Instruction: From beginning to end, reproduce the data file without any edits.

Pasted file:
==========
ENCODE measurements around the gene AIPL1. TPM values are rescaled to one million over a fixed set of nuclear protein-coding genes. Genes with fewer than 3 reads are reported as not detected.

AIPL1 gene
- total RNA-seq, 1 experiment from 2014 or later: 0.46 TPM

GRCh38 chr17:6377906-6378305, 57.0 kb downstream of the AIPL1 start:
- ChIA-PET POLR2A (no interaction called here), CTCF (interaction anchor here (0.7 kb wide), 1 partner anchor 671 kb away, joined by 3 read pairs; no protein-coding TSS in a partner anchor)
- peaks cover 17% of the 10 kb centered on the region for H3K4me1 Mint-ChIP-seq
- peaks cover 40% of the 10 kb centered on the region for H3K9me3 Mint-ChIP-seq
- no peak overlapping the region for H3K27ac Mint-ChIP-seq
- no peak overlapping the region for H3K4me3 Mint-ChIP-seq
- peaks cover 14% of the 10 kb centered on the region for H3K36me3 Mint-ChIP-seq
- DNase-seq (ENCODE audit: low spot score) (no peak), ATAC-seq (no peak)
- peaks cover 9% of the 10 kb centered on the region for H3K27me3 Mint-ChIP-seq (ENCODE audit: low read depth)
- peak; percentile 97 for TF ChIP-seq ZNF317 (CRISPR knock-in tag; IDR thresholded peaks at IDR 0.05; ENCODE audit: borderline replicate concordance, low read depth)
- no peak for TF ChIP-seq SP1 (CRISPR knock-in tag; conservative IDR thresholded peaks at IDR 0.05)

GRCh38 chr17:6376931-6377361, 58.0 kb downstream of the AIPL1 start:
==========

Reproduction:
ENCODE measurements around the gene AIPL1. TPM values are rescaled to one million over a fixed set of nuclear protein-coding genes. Genes with fewer than 3 reads are reported as not detected.

AIPL1 gene
- total RNA-seq, 1 experiment from 2014 or later: 0.46 TPM

GRCh38 chr17:6377906-6378305, 57.0 kb downstream of the AIPL1 start:
- ChIA-PET POLR2A (no interaction called here), CTCF (interaction anchor here (0.7 kb wide), 1 partner anchor 671 kb away, joined by 3 read pairs; no protein-coding TSS in a partner anchor)
- peaks cover 17% of the 10 kb centered on the region for H3K4me1 Mint-ChIP-seq
- peaks cover 40% of the 10 kb centered on the region for H3K9me3 Mint-ChIP-seq
- no peak overlapping the region for H3K27ac Mint-ChIP-seq
- no peak overlapping the region for H3K4me3 Mint-ChIP-seq
- peaks cover 14% of the 10 kb centered on the region for H3K36me3 Mint-ChIP-seq
- DNase-seq (ENCODE audit: low spot score) (no peak), ATAC-seq (no peak)
- peaks cover 9% of the 10 kb centered on the region for H3K27me3 Mint-ChIP-seq (ENCODE audit: low read depth)
- peak; percentile 97 for TF ChIP-seq ZNF317 (CRISPR knock-in tag; IDR thresholded peaks at IDR 0.05; ENCODE audit: borderline replicate concordance, low read depth)
- no peak for TF ChIP-seq SP1 (CRISPR knock-in tag; conservative IDR thresholded peaks at IDR 0.05)

GRCh38 chr17:6376931-6377361, 58.0 kb downstream of the AIPL1 start: